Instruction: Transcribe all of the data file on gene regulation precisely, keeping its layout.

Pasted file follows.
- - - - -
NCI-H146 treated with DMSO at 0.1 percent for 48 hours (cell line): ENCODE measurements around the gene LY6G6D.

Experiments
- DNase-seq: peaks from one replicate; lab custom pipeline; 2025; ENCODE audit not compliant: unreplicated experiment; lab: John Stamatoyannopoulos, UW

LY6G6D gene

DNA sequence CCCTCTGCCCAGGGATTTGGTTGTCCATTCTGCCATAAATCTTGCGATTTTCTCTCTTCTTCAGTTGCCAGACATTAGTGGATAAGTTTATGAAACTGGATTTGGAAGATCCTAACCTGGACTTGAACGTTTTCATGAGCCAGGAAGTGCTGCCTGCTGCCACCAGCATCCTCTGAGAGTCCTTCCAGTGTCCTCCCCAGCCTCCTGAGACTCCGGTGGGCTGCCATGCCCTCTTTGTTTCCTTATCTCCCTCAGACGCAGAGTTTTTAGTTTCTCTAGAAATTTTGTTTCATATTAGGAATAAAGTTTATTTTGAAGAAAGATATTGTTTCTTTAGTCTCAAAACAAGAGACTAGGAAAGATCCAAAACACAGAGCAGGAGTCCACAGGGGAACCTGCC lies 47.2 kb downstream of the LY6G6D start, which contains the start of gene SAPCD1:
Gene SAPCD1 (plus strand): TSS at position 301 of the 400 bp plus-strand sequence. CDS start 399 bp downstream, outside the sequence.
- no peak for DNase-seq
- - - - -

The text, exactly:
NCI-H146 treated with DMSO at 0.1 percent for 48 hours (cell line): ENCODE measurements around the gene LY6G6D.

Experiments
- DNase-seq: peaks from one replicate; lab custom pipeline; 2025; ENCODE audit not compliant: unreplicated experiment; lab: John Stamatoyannopoulos, UW

LY6G6D gene

DNA sequence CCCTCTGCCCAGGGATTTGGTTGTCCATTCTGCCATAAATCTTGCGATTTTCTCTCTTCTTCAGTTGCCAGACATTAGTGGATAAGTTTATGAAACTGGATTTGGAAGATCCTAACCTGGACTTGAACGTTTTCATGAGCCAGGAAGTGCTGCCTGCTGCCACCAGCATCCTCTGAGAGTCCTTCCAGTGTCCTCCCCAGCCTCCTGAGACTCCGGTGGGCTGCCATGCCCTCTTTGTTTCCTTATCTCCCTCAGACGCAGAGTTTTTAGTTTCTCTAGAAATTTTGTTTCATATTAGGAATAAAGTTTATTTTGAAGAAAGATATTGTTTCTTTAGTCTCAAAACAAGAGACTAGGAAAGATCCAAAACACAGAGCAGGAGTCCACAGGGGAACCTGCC lies 47.2 kb downstream of the LY6G6D start, which contains the start of gene SAPCD1:
Gene SAPCD1 (plus strand): TSS at position 301 of the 400 bp plus-strand sequence. CDS start 399 bp downstream, outside the sequence.
- no peak for DNase-seq